Areas of wounds were calculated from photographs taken of wounds on days 1, 5, 10, 15, 20, 25, and 30 after wounding. Time course of contraction was determined by use of a first-order mathematic model of changes in area through time.

Rate constants of contraction for fresh or granulating wounds receiving full-thickness grafts did not differ signficantly from those for fresh or granulating wounds receiving split-thickness grafts. Rate constants of contraction for grafted fresh wounds, however, were significantly less than those of grafted granulating wounds, regardless of whether a split-thickness or full-thickness graft was applied.

Free access
in American Journal of Veterinary Research

SUMMARY

Full-thickness, circular, cutaneous wounds (5 cm in diameter) were created on the distal portion of the forelimbs of 6 horses. One wound on each horse was treated with 6 full-thickness punch grafts that were obtained from the horse's neck with a 6-mm skin biopsy punch and inserted in the graft sites on day 14 after wounding. The wound on the contralateral limb was not grafted. A combination of ticarcillin disodium and clavulanate potassium was applied to the wounds when bandages were changed to control bacterial infection. Areas of each wound were measured on days 1, 7, 9, 11, 13 through 15, 17 through 22, 24, 26, 29, and 32 after wounding. Three distinguishable phases of healing were observed (expansion, contraction, and epithelialization), and the time course of each phase was evaluated, using formulas of first-order processes. Rate constants of each phase were not significantly (P < 0.05) affected by punch grafts.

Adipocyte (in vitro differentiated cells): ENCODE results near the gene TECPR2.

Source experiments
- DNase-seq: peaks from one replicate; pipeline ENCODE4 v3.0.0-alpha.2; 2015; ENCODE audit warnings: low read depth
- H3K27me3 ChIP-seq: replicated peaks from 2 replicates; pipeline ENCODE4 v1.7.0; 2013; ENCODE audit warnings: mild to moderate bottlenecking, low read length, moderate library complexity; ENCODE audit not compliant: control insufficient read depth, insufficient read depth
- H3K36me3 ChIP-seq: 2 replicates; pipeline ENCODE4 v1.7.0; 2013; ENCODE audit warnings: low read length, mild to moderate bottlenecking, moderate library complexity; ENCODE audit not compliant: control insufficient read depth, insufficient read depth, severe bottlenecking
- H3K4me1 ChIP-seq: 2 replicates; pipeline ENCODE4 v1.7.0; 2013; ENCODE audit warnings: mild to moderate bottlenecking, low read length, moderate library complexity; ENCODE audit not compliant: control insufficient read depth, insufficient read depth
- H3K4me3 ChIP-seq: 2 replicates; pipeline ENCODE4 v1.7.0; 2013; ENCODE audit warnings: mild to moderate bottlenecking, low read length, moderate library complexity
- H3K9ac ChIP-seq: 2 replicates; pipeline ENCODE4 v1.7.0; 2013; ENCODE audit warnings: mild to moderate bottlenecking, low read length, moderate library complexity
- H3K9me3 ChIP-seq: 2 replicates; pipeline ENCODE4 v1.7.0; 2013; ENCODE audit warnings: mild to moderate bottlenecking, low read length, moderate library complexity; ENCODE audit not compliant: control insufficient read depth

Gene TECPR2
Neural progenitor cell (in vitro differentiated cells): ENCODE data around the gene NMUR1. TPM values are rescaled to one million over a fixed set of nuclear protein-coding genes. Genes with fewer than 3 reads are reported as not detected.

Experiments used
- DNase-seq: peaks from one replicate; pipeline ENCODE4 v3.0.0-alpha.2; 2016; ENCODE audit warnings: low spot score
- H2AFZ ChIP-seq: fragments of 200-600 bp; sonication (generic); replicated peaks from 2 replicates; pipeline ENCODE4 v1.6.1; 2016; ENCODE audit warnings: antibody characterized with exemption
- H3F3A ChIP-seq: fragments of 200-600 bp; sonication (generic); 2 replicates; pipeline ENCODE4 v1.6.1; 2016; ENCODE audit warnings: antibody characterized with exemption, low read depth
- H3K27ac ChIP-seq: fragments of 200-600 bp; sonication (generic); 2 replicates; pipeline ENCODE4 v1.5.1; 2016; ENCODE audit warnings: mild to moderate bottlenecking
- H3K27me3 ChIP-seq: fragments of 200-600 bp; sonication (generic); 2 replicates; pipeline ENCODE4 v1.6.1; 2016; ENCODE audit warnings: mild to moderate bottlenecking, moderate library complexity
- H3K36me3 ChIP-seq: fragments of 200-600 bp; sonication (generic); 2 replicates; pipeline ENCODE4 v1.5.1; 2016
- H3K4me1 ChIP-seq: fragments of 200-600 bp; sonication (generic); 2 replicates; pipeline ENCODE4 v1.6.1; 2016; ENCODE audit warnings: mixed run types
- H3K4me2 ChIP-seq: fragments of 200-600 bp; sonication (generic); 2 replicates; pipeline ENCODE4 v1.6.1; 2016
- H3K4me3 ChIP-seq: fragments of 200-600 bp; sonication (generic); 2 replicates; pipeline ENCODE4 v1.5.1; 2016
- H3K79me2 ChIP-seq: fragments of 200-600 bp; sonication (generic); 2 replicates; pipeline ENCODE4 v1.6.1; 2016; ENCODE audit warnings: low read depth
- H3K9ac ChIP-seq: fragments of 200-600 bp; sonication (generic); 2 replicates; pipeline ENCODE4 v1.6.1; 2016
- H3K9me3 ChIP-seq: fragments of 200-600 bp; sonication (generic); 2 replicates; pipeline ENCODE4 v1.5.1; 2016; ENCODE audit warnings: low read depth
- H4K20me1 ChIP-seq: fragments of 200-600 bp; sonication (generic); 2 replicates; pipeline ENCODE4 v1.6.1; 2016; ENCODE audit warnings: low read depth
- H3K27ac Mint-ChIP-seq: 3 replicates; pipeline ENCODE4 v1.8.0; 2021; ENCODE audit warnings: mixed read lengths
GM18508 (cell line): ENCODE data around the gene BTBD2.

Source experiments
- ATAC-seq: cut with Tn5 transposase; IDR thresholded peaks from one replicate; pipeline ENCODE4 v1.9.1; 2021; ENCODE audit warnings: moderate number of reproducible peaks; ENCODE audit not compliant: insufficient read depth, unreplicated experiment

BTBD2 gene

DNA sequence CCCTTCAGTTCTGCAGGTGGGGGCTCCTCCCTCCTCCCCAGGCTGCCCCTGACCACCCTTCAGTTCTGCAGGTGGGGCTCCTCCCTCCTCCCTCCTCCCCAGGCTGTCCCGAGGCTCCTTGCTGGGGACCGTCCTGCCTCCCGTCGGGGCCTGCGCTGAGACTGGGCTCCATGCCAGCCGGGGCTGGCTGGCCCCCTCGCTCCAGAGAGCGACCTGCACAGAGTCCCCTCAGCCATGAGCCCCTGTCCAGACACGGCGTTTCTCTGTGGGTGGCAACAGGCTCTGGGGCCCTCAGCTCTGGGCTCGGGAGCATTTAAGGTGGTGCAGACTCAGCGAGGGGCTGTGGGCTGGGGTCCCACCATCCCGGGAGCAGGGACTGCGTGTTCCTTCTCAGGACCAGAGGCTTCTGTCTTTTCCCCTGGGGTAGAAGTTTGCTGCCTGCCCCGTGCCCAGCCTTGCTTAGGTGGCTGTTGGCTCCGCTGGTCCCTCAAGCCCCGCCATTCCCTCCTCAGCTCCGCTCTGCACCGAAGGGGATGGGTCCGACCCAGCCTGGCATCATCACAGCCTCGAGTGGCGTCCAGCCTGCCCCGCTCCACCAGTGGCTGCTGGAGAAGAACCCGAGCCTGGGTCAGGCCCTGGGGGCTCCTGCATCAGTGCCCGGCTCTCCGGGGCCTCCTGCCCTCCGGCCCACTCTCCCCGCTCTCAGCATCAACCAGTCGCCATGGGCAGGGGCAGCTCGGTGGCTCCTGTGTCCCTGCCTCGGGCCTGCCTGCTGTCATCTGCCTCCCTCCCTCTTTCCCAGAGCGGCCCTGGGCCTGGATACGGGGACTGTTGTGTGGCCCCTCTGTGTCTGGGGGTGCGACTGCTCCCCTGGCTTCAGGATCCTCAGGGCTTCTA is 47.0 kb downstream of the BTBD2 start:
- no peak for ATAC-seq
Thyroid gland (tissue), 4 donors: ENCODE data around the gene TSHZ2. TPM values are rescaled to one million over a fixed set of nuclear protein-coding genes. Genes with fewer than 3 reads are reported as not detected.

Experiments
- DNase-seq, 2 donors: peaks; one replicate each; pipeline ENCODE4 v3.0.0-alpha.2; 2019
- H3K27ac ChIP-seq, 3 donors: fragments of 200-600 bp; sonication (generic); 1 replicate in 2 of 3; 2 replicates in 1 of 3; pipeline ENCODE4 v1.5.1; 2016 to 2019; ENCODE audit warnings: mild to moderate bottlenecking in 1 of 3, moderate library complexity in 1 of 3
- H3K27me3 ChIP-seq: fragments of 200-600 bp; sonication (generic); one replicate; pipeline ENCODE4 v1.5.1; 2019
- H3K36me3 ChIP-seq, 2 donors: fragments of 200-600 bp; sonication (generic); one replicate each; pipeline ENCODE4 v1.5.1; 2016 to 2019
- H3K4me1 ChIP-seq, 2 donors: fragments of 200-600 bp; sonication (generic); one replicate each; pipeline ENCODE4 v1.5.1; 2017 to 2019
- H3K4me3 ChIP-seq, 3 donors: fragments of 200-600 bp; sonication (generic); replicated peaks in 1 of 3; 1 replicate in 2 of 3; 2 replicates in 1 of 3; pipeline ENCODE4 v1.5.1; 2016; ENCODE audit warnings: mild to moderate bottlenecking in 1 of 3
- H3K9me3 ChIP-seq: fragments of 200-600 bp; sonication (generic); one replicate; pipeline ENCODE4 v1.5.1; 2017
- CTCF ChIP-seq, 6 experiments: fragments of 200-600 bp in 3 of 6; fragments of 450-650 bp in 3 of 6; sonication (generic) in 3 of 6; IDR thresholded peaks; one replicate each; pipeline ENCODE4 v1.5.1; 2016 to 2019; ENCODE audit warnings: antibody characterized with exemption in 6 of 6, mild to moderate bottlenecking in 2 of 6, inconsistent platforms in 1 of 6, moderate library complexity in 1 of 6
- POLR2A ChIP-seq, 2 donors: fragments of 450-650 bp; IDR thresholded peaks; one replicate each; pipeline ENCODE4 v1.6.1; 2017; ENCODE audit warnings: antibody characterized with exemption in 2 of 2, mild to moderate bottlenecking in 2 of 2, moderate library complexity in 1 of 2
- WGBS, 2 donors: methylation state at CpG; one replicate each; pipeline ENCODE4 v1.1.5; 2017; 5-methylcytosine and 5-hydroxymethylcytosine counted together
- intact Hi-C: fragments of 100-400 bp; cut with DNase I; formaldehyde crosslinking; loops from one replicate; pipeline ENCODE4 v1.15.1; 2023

Free access
in American Journal of Veterinary Research

Summary

Six Jersey cows were implanted with 8 pairs of bipolar electrodes: 1 in the jejunum, 1 in the ileum, 3 in the cecum, and 3 in the proximal loop of the ascending colon (plac). Myoelectric activity was recorded at 2- to 3-day intervals, 3 times for 8 hours or 4 times for 6 hours, using a computer-based oscillograph and data-acquisition program.

Mean (± sd) duration of the migrating myoelectric complex (mmc) in the ileum was 84.52 ± 4.87 minutes. Phases I and II of the mmc lasted significantly (P < 0.05) longer than phase III. Two types (A and B) of cyclic activity were found in the cecum and plac. Cyclic activity type A was observed predominantly in the cecum, and type B was observed exclusively in the plac. Phase III of the mmc in the ileum was accompanied by hyperactivity type A at the level of the ileocecocolic junction in 60.90 ± 12.65% of the mmc. Twenty-seven types of orally and aborally propagated spike sequences, involving the cecum and plac, were found. They were most frequent when an mmc phase III was observed in the ileum, and least frequent when an mmc phase I was observed in the ileum (P < 0.05). All electrode sites of the cecum and plac served as pacemaker areas. Propagated and nonpropagated spikes were found at all electrode sites of the cecum and plac. Although propagated spikes lasted significantly (P < 0.05) longer than nonpropagated spikes, a clear distinction on the basis of duration could not be defined between the 2 spike types because broad overlapping of duration existed. Duration of cecocolic spiking activity per electrode (expressed as percentage of time) was significantly (P < 0.05) greater during mmc phase III in the ileum than during mmc phase I.